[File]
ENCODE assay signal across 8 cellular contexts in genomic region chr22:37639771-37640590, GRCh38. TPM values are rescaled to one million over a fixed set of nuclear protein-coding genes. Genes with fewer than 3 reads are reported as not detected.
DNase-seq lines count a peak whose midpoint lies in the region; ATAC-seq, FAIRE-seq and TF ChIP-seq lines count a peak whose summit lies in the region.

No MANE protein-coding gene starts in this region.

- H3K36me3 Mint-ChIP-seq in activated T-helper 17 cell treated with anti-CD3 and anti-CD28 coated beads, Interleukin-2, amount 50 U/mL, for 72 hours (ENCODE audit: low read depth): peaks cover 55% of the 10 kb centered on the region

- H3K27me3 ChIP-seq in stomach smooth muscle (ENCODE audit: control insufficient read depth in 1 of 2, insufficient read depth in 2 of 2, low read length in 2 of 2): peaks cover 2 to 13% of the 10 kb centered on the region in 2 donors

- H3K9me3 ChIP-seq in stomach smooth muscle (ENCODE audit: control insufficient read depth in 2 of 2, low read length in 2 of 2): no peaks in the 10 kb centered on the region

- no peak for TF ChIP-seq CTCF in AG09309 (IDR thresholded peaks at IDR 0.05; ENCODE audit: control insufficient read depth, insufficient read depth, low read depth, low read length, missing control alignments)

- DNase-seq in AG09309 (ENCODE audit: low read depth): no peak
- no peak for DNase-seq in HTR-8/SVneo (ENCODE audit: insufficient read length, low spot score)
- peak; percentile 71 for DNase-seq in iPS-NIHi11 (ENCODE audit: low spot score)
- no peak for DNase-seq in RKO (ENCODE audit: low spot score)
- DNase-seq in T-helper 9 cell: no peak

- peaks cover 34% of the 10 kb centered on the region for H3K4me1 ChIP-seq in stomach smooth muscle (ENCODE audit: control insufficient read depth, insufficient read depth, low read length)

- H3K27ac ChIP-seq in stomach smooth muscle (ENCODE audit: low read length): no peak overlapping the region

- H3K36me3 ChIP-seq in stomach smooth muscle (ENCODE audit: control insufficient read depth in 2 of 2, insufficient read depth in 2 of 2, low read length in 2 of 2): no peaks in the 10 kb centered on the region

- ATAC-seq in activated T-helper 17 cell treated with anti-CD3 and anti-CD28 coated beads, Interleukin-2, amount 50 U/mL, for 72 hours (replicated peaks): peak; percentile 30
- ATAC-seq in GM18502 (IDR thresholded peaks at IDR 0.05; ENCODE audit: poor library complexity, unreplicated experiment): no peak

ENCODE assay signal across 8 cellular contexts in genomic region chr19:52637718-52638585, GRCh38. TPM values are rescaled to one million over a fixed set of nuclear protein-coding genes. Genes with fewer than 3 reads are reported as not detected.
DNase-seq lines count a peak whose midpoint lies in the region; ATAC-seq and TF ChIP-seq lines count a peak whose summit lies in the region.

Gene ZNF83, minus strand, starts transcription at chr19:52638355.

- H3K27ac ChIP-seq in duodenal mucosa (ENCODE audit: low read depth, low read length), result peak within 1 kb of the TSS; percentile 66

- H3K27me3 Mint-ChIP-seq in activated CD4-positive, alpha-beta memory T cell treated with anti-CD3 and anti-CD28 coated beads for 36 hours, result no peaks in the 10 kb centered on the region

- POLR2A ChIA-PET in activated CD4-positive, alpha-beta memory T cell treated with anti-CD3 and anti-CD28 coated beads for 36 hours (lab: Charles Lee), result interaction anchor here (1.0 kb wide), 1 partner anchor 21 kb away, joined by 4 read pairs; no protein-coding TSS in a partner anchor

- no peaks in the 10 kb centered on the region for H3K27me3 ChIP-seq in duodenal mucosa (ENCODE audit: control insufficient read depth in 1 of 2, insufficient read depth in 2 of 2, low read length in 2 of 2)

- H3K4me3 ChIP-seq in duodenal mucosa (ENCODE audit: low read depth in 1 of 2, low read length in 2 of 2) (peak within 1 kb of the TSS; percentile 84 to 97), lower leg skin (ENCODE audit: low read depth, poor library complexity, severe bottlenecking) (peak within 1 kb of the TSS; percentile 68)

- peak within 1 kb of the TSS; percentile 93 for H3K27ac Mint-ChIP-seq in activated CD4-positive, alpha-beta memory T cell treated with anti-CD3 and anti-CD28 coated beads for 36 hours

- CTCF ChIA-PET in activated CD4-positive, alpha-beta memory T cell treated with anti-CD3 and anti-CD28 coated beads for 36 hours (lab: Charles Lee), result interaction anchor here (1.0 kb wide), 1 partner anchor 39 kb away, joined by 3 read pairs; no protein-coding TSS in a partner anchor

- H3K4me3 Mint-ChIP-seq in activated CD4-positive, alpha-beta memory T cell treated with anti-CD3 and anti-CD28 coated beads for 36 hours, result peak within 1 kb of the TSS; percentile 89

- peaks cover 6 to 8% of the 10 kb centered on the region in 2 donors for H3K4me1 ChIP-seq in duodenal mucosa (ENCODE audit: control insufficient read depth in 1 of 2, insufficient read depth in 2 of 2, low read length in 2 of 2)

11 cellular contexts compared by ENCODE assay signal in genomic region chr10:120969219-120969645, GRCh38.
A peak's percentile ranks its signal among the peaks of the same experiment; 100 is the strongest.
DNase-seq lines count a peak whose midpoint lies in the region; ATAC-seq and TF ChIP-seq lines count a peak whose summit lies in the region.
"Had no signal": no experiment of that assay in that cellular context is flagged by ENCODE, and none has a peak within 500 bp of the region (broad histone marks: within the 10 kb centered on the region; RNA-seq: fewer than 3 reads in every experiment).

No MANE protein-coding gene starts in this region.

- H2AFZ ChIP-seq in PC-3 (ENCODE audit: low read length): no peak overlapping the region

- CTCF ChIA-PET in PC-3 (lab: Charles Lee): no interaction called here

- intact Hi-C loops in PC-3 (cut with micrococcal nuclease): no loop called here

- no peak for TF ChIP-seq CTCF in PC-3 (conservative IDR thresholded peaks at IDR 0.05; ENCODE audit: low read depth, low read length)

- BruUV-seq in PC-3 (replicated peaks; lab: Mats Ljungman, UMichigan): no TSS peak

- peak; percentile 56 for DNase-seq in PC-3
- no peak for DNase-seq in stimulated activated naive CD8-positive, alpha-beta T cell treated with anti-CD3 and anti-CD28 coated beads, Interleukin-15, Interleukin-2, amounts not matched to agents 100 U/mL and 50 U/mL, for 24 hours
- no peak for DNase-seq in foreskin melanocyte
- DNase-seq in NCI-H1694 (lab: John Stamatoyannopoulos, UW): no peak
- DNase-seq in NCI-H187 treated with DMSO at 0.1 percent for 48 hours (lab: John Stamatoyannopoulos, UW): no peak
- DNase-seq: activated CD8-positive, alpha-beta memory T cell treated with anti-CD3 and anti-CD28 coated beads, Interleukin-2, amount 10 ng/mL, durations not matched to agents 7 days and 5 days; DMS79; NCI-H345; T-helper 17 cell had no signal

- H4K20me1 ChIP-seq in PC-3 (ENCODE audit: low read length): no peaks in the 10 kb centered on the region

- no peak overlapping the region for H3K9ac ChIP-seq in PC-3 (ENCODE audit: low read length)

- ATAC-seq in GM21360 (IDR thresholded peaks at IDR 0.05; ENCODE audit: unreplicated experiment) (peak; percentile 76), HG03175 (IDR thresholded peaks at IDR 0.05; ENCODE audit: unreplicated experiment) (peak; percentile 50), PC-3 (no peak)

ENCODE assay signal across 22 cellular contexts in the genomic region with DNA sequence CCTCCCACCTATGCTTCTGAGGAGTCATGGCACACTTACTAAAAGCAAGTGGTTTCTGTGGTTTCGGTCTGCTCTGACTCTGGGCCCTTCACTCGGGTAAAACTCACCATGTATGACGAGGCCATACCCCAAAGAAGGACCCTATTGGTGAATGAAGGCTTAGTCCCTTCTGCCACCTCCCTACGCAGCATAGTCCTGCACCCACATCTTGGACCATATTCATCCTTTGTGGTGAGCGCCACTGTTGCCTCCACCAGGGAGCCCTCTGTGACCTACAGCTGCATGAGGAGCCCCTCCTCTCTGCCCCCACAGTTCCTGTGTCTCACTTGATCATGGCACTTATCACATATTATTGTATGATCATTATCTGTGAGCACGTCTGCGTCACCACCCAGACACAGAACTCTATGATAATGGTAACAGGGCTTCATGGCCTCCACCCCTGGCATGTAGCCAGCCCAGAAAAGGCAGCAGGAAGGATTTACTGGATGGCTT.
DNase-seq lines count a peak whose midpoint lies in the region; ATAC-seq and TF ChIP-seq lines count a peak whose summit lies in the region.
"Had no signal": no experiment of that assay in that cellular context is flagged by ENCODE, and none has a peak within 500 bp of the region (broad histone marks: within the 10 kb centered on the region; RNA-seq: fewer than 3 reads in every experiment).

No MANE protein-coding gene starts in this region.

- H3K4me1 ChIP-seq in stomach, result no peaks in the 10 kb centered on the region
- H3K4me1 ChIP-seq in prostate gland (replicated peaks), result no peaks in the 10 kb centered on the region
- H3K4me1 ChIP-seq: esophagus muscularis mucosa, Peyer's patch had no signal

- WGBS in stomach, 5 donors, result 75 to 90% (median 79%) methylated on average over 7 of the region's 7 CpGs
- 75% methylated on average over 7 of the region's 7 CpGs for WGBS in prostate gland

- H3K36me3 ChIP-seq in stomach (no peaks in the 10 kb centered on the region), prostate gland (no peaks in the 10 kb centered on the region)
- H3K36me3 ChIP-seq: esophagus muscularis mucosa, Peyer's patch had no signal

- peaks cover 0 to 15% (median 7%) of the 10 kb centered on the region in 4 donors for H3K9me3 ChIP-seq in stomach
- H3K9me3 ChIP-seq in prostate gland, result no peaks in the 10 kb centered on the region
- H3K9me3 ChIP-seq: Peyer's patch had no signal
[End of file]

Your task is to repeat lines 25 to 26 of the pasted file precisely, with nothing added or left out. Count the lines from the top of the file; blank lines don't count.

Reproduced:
- H3K4me3 ChIP-seq in duodenal mucosa (ENCODE audit: low read depth in 1 of 2, low read length in 2 of 2) (peak within 1 kb of the TSS; percentile 84 to 97), lower leg skin (ENCODE audit: low read depth, poor library complexity, severe bottlenecking) (peak within 1 kb of the TSS; percentile 68)

- peak within 1 kb of the TSS; percentile 93 for H3K27ac Mint-ChIP-seq in activated CD4-positive, alpha-beta memory T cell treated with anti-CD3 and anti-CD28 coated beads for 36 hours